In terms of selectional and distributional possibilities, other free rangers can also select an interrogative clause and modify a main clause:

    However, differences come from the fact that unlike these free rangers, no matter cannot occur with a canonical NP unless it is a ‘concealed question’ NP:3

    As seen in (7a), the canonical NP the weather cannot be the complement of no matter. However, as the attested COCA examples in the following show, concealed question NPs like the time or the reason can serve as its complement:

    Since the clause introduced by whether and if can function as an indirect question, we expect that the clause may combine with no matter. Our corpus search also meets the expectation:

    An intriguing fact we observe from the corpus search is that no matter can also combine with a finite CP (cf. Nakajima 1998, Culicover 1999, Fodor 2001). Consider the following attested examples:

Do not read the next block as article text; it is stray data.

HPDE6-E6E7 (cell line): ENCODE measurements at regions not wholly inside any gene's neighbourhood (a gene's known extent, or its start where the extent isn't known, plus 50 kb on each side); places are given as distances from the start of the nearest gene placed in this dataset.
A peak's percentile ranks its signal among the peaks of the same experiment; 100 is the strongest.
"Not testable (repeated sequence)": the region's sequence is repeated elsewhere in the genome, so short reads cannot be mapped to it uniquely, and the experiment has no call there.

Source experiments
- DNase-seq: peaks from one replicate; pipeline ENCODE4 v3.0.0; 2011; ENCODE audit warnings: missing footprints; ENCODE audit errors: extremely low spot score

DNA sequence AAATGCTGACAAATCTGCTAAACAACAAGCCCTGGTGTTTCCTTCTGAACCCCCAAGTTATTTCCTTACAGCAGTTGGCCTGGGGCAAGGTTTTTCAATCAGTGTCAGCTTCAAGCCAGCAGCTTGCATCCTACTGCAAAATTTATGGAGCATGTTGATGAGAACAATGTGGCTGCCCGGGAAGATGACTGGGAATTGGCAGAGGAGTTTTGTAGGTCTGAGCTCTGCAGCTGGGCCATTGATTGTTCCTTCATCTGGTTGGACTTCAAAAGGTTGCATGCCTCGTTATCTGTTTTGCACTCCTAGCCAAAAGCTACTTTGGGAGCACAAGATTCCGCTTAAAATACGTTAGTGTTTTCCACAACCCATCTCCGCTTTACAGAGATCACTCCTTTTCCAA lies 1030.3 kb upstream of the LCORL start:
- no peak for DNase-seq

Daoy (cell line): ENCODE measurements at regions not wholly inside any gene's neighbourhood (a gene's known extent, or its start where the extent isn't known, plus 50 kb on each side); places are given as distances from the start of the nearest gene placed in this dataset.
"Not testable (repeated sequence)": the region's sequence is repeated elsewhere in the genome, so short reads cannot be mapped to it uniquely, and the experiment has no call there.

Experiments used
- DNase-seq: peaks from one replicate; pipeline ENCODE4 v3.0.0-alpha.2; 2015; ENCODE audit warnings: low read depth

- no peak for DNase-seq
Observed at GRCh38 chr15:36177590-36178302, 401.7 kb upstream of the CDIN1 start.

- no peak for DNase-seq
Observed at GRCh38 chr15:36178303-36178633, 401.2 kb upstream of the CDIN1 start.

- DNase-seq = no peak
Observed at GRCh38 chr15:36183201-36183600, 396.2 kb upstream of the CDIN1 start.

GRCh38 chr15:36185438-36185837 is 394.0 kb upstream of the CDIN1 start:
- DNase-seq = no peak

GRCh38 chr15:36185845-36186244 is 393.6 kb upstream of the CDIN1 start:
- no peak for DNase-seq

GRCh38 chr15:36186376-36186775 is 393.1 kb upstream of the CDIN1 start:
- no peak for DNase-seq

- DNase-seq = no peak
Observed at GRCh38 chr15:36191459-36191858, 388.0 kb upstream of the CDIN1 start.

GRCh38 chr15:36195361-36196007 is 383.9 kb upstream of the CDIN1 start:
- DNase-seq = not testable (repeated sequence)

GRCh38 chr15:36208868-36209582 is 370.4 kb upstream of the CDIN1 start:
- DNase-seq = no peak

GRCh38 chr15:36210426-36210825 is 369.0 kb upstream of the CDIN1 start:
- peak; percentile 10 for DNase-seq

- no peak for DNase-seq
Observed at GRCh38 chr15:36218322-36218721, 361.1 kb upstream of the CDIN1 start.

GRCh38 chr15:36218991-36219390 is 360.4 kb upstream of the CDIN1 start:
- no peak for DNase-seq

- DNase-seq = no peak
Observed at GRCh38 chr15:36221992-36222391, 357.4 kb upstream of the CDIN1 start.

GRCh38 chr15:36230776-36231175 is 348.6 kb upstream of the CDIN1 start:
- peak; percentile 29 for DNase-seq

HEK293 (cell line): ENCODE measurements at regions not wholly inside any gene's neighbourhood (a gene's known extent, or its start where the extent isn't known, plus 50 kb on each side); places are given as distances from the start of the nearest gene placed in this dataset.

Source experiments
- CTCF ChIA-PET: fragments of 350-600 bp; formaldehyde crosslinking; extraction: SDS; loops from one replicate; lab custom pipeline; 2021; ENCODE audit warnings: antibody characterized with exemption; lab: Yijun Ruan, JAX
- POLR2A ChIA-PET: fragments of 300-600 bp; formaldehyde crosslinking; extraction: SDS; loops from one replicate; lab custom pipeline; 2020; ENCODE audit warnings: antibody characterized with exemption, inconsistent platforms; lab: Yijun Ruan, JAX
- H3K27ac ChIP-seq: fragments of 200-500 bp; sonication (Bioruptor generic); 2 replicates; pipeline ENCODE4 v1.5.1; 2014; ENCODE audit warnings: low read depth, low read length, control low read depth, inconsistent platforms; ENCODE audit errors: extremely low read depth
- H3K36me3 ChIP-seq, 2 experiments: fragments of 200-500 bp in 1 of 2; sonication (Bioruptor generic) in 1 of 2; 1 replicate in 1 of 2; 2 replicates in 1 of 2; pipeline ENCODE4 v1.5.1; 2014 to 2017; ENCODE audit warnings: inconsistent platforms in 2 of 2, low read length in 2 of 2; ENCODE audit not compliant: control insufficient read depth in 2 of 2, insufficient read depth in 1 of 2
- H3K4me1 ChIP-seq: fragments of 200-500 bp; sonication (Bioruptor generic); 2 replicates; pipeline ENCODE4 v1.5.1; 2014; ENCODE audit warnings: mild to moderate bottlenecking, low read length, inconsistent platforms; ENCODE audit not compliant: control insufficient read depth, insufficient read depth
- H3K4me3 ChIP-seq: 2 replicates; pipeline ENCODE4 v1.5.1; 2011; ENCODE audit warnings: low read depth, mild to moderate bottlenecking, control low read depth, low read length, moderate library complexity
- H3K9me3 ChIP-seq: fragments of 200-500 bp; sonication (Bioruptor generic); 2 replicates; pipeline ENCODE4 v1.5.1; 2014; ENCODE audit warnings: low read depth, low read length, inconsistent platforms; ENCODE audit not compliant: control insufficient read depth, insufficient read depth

We take such cases as a different construction since the meaning of the no matter clause here is not ‘free range’ but interpreted as a ‘concessive’ construction, as evidenced from their paraphrase possibilities:

    The other free rangers with similar meanings do not license a finite CP or S as their sentential complement even though they freely occur with an NP:


    The no matter construction with the finite CP declarative clause can even function as an independent clause, as also noted by Rawlins (2008):

    What this implies is that the no matter with a finite S is a fixed sentential construction with its own force, expressing to list things that do not matter or providing explanation for unconditional or ‘concessive’ claims.

    Based on these observations, we assume that there are two different types of the NMC, one combining with an interrogative clause with an unconditional meaning and the other expressing a concessive meaning with a declarative S or CP. In this paper, we focus on the former otherwise noted.4